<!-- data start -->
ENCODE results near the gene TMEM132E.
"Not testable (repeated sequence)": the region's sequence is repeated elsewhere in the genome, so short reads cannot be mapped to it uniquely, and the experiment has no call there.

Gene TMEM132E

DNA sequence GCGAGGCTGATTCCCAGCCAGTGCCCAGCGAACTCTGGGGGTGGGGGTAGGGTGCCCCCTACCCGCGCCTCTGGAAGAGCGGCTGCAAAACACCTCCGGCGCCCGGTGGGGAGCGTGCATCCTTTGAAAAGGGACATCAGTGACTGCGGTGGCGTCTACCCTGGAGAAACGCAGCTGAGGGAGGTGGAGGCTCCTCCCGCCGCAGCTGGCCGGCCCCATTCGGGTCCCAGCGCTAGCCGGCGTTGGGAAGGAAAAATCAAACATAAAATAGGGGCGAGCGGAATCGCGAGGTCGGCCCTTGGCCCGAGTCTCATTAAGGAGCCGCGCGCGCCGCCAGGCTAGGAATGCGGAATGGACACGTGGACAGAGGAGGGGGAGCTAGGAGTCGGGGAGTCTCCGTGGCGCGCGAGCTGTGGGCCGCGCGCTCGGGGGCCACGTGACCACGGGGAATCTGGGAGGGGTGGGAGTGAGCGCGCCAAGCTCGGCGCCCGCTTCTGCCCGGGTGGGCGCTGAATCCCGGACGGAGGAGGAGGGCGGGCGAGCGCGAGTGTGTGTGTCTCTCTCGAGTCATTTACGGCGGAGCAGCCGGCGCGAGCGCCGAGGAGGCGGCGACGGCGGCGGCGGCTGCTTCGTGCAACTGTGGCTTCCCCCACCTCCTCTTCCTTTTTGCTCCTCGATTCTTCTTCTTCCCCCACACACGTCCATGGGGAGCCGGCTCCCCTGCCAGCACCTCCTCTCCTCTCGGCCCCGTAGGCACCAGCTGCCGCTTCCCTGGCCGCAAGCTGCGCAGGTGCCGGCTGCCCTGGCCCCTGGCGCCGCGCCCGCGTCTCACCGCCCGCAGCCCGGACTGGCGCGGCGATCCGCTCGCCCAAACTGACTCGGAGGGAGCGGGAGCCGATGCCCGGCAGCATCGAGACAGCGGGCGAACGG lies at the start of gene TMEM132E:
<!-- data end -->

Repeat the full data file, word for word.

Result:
ENCODE results near the gene TMEM132E.
"Not testable (repeated sequence)": the region's sequence is repeated elsewhere in the genome, so short reads cannot be mapped to it uniquely, and the experiment has no call there.

Gene TMEM132E

DNA sequence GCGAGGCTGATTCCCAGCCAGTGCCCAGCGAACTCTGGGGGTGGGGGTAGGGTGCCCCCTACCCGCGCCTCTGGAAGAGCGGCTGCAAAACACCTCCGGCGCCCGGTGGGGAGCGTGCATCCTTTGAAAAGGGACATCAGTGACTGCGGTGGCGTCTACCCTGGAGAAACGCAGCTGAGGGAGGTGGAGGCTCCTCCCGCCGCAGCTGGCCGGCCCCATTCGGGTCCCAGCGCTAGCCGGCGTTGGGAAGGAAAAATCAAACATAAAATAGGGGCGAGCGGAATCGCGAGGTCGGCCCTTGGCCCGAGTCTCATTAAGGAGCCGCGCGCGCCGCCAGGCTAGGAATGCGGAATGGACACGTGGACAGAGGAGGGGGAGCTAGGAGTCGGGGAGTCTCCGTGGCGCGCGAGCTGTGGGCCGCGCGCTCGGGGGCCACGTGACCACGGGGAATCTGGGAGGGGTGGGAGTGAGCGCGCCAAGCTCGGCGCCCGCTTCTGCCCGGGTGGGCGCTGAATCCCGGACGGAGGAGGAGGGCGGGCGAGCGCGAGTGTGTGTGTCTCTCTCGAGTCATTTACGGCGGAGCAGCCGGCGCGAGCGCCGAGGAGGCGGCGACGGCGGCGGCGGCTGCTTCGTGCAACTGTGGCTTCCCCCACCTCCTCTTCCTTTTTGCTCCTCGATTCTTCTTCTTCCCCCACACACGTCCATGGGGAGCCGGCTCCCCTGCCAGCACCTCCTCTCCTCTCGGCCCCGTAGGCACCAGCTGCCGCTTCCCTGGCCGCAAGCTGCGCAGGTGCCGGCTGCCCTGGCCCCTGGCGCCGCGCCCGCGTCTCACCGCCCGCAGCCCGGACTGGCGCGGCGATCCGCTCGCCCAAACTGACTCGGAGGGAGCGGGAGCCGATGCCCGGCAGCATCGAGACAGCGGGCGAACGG lies at the start of gene TMEM132E: